Kim Jong-un. Picture: REUTERS
Kim Jong-un. Picture: REUTERS

Seoul — North Korea fired missiles into the sea off its east coast for the fourth time in less than two weeks, the South Korean military said on Tuesday, as Pyongyang protested that joint US-South Korea military drills violated diplomatic agreements.

The North, criticising the US-South Korean drills and their use of high-tech weapons, has fired a series of missiles and rockets since its leader Kim Jong-un and US President Donald Trump agreed at a June 30 meeting to revive stalled denuclearisation talks.

Trump has played down the tests by saying they did not break any agreement he had with Kim but the talks have yet to resume. Analysts believe the tests are designed both to improve North Korean military capabilities and to pressure Washington to offer more concessions.

South Korea’s joint chiefs of staff (JCS) said what appeared to be two short-range ballistic missiles were fired from near Kwail on North Korea’s west coast, about 125km south-west of Pyongyang, in South Hwanghae province early on Tuesday. They were the fourth set of launches since July 25.

The missiles flew about 450km and reached an altitude of 3 km, the JCS said. US and South Korean intelligence agencies deemed they had similar flight characteristics to the short-range ballistic missiles launched by North Korea on July 25.

Kim Dong-yub, a military expert at South Korea’s Kyungnam University, said the latest launch area was significant because the flight path of 450km meant that all South Korea was in range of such missiles. “It becomes difficult to detect the origin of the launch in advance because it is capable of launching a missile from most anywhere in North Korea, targeting all of South Korea.” 

South Korea’s defence ministry said on Tuesday that the missile launch went against the spirit of easing tension on the Korean peninsula.

‘Do us harm’

The launches on July 25 were the first since Trump and Kim met at the heavily armed demilitarized zone that separates the two Koreas on June 30. What was agreed at that meeting is now under scrutiny.

North Korea has repeatedly complained that the US and South Korea’s joint military drills violate a pledge made by Trump to Kim. A North Korean foreign ministry spokesperson said in a statement released through state news agency KCNA that the North remained committed to resolving issues through dialogue.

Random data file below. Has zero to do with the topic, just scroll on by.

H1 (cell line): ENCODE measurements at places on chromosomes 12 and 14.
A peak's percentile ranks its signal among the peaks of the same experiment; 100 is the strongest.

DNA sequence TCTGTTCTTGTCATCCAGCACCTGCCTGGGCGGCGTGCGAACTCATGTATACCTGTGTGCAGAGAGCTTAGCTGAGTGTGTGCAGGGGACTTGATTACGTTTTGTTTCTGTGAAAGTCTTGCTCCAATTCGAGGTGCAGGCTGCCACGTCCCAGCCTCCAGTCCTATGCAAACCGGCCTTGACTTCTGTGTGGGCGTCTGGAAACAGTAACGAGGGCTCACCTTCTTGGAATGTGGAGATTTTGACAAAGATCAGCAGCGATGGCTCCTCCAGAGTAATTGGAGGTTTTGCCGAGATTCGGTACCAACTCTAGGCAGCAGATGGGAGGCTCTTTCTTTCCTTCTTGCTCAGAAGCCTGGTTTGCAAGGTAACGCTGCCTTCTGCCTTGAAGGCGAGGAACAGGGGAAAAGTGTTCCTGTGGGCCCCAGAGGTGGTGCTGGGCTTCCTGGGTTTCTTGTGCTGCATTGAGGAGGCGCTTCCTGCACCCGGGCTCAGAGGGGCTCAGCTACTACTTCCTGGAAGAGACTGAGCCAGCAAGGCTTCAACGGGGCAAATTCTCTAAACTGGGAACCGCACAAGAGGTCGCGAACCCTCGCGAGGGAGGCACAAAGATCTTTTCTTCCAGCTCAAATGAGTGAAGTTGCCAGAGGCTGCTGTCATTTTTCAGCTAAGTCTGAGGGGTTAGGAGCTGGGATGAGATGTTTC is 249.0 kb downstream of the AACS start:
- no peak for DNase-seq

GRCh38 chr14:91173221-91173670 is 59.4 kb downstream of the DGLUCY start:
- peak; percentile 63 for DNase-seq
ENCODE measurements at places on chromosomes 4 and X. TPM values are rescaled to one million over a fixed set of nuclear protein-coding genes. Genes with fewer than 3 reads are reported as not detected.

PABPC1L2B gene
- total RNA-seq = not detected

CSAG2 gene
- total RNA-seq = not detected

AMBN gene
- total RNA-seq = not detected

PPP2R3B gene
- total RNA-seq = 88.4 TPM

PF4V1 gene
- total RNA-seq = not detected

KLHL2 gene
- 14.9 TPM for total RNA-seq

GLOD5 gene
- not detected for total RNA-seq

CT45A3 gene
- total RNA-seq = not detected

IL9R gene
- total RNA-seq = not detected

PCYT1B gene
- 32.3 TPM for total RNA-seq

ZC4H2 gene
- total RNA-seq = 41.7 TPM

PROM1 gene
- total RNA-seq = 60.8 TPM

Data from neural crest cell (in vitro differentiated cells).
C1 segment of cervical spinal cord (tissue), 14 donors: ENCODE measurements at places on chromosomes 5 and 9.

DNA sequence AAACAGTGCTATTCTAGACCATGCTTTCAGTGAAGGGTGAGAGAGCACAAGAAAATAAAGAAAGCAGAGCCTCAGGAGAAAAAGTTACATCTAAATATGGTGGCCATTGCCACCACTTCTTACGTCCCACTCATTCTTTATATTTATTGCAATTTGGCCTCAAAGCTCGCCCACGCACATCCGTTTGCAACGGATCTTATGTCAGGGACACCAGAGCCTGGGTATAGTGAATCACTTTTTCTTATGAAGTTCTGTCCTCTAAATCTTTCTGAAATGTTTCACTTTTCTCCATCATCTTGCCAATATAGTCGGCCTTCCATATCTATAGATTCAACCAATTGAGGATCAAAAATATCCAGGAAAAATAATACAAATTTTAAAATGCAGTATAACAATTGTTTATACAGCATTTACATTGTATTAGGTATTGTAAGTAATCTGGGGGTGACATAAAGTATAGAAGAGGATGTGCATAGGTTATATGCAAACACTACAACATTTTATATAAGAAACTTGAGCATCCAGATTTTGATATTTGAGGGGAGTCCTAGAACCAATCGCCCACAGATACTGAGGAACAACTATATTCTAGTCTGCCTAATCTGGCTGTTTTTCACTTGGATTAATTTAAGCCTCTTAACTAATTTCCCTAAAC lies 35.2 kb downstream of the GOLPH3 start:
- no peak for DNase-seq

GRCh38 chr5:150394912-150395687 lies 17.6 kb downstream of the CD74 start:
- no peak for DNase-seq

However, Pyongyang “will be compelled to seek a new road as we have already indicated” if South Korea and the US continue with hostile military moves, he said.

The arrival of new, US-made F-35A stealth fighters in South Korea, the visit of a US nuclear-powered submarine to a South Korean port, and US tests of ballistic missiles are among the steps that have forced North Korea to continue its own weapons development, the spokesperson said. “The US and South Korean authorities remain outwardly talkative about dialogue,” he said. “But when they sit back, they sharpen a sword to do us harm.”

South Korean media reported that US-South Korea joint military exercises had started on Monday. A senior South Korean official said previously the drills would mainly involve computer simulations. A JCS spokesperson told a regular news briefing on Monday that the allies were preparing for a joint exercise in the second half of the year but would not confirm the name of the drill or whether it had already started.

A UN report said on Monday that Pyongyang has continued to enhance its nuclear and missile programmes and used cyber-attacks to take in $2bn to fund the development.

The testing of short-range missiles by North Korea is banned by a 2006 UN Security Council resolution demanding that North Korea suspend all activities related to its ballistic missile programme.

Short-range missiles pose no threat to US territory but do put at risk US allies Japan and South Korea and the tens of thousands of US troops stationed in both countries. Japan’s defence ministry said it did not see any imminent threat to Japanese security from the latest projectile launch by North Korea.


Would you like to comment on this article or view other readers' comments?
Register (it’s quick and free) or sign in now.

Speech Bubbles

Please read our Comment Policy before commenting.